Wednesday, January 09, 2008

And now, for your reading pleasure

The article that started it all.
(Editor's note: This article is intended as satire. The story is offered in jest only. For the most part, everything it conveys is a complete fabrication.)

Local Church Brings Technology to the Sacred Art of Preaching
Johann Johannsen, Special reporter to The Mouse

At first, it seemed like a typical worship service. The morning started with a warm greeting offered by an energetic young man, and then gave way to a rousing time of congregational singing. The offering was taken, somebody prayed.

But that’s where it became anything but typical. “Who wants to preach this morning?” asked Gene Graddon, Church Chairperson. Silence followed, with eyes shifting downward, feet nervously scuffling the floor. “Come on, it’s not that hard. Last week Robert Lee did an excellent job. Who wants a chance today?”

Finally, Shane Hostetler, long-time member of the church and father of five, stood up and announced that he’d have a go at it. Everyone applauded.

“Do you have anything by Moody?” Hostetler asked. “I’ve always enjoyed his style. Plus he didn’t use too many big words.”

And so began one more week of Lakebay Community Church’s newest foray into modern technology – Sermon Karaoke®.

It all began in December, 2007, after the church’s Christmas dinner. One of the highlights that night was Christmas Carol Karaoke. A few days later, as the Men’s Fellowship gathered for breakfast they talked about what they’d experienced

“Well, we were all talking about our favorite radio preachers,” said Harrold Forch, leader of the Men’s Fellowship. “And most of us agreed that Pastor Dan’s sermons just weren’t up to snuff. It seemed such a waste, all these good sermons being written and preached, and we never get to hear any of them.”

Dennis Wixon agreed. “I’m a big fan of Charles Finney. I’ve read all his sermons. And I thought, ‘why shouldn’t those sermons be heard again, rather than Pastor Dan having to keep coming up with new ones?’”

That’s when they hit upon the idea for Sermon Karaoke®. “It seemed like a natural,” said Forch. “Anybody who could read could preach the sermon. You wouldn’t need to prepare or anything. Plus this way we don’t have to pay a preacher. There’s a lot of good stuff out there for free – C.S. Lewis, Jonathon Edwards; even modern preachers, like Billy Graham.”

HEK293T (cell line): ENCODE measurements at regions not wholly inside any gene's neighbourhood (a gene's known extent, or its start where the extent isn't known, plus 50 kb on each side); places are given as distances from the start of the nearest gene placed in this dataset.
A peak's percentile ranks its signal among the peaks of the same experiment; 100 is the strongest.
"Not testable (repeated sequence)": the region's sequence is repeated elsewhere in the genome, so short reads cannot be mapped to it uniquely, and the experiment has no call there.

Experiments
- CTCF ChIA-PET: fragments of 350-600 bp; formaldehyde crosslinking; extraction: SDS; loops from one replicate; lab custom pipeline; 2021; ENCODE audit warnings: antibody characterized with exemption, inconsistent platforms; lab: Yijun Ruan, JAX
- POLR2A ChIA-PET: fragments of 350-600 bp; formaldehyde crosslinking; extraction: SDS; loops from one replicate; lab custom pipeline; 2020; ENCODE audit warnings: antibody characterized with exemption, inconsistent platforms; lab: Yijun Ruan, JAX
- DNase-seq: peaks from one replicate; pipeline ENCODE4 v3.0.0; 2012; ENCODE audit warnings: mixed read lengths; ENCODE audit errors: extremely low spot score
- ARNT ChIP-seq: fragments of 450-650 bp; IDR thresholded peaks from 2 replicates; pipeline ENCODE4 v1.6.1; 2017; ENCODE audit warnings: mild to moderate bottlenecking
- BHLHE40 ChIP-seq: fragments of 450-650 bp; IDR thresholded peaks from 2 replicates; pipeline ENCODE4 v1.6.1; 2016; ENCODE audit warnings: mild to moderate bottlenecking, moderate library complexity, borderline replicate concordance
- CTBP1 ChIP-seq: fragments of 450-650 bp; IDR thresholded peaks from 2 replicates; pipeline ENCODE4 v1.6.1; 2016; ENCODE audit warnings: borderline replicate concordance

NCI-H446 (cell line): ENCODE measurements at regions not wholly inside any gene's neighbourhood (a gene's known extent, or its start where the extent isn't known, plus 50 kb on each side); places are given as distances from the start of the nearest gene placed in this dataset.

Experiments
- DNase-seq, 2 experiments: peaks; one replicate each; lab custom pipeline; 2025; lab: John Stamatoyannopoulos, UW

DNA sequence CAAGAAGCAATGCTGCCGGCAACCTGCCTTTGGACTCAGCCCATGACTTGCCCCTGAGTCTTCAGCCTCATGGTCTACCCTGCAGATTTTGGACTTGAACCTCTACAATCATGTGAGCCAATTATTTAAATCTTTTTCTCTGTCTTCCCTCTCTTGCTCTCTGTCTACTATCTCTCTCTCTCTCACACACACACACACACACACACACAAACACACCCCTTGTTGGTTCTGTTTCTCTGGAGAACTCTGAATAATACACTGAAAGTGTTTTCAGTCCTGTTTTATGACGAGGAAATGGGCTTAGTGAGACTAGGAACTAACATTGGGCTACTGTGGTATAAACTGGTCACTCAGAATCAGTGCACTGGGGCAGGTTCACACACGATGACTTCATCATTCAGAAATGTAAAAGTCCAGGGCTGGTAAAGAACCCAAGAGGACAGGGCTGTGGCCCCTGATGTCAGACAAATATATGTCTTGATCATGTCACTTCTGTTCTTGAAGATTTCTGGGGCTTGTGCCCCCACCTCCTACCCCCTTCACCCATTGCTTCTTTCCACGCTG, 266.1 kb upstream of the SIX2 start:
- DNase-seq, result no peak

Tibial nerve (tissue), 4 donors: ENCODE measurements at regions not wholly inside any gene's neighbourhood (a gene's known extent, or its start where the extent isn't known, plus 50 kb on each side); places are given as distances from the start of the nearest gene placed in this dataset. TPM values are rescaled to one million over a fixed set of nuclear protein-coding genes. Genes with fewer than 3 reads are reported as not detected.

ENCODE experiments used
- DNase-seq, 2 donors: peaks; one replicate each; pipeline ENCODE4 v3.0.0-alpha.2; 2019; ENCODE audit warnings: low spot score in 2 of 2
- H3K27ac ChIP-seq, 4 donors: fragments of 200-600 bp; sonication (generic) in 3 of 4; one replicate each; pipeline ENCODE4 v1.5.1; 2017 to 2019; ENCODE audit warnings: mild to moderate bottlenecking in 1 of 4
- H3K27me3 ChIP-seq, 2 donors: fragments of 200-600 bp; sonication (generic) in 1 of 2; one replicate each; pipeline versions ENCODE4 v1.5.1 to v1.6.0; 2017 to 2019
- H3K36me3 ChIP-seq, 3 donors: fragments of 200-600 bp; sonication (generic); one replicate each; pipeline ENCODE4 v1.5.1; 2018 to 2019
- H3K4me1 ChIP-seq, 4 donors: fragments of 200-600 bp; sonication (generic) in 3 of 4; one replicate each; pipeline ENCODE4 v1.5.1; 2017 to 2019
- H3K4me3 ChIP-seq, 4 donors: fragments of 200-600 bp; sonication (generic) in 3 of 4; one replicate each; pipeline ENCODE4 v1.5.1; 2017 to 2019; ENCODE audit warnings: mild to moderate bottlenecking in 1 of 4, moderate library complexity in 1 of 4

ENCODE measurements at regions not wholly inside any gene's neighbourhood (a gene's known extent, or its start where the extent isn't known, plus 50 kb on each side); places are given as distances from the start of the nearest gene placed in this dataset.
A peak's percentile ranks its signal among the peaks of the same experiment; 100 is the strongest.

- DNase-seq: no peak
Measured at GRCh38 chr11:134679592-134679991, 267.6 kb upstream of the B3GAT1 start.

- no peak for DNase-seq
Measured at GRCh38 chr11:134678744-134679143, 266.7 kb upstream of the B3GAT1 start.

None of the men knew enough about technology to create a Sermon Karaoke machine, so they contacted church member Wes Lathan, who also happens to work for Microsoft. Lathan loved the idea. “It didn’t seem like that big a challenge,” remembers Lathan. He recruited Joseph Lindhartsen, another church member who works with computers, to help out. “With my programming expertise, and Joseph’s technical background, it only took a couple weeks to get a prototype up and running.”

The only piece left was creating a sermon database, but that wasn’t a problem for these electronic wizards. “We created a really user-friendly interface,” said Lindhartsen. “Basically, you find sermons online, copy them into a word processor, then enter that into the Karaoke program, and bingo! The sermon is in and ready to be preached.”

In order to fill out the sermon list, the men hired two students in the church, Kate McCourt and Sara Wilson, to download and enter as many sermons into the machine as they could find. Within three months, they had over 6,000 sermons installed, covering most of the popular sermon topics as well as every scripture in the Bible. “Except Leviticus 17,” quipped Wilson. “For some reason, we couldn’t find any sermons on Leviticus 17.”

Finally, the men had a working model ready to present to the Church Board. “It was a slam-dunk,” said Wixon. “Once we explained that we wouldn’t have to pay a preacher any more, they jumped at this opportunity. I mean, think of the financial savings every year.”

Three weeks later, Pastor Whitmarsh’s office was empty, and the Sermon Karoake® system debuted. “Our first sermon was a real doozy,” said Marci Fisher, Chair of the Worship Committee. “Elaine Forch chose Luther’s sermon on Romans 2. Wow, was that powerful. There wasn’t a dry eye in the house. And to think she had never preached before. It was an anointed moment.”

And Version 2.0 will be even better, promises Lathan. “We’re going to put up two different reading screens, so the preacher can move from one side of the stage to the other. And we’re working on a Powerpoint ™ module. Many of the more modern sermons – think Bill Hybells and Rick Warren – use Powerpoint ™ extensively. With Sermon Karoake ® 2.0, the Powerpoint™ slides will be presented right along with the sermon.”

It appears the only person opposed to this technological innovation was Pastor Whitmarsh. When tracked down at his new job at Dick’s Drive-In, Whitmarsh criticized the church’s decision. “It takes hard work to bring God’s Word to bear in any given situation. I really worry that people are taking preaching too lightly. Sure, church attendance has tripled since they began this, but numbers aren’t everything.”

Still, the Church thinks they have hit on something big. Plans are under way to market Sermon Karaoke® to other churches. “If this thing kicks off,” said Lathan, “I may be able to retire in a couple years. Plus the church could finally build that new building it’s been talking about. The potential revenue is mind-boggling.”

And beyond that? A few people are beginning to ask if the church still needs its worship team. “Why not do Worship Karaoke, as well?” asked Holly Lucas. “I would love to belt out some of my favorite Sandi Patti numbers for these people.”

1 comment:

Kim said...

"It was an anointed moment.”

Bwaaaa ha ha ha ha!!!!!!

This was great, thanks for sharing it. There was not a dry eye on this end of the computer screen...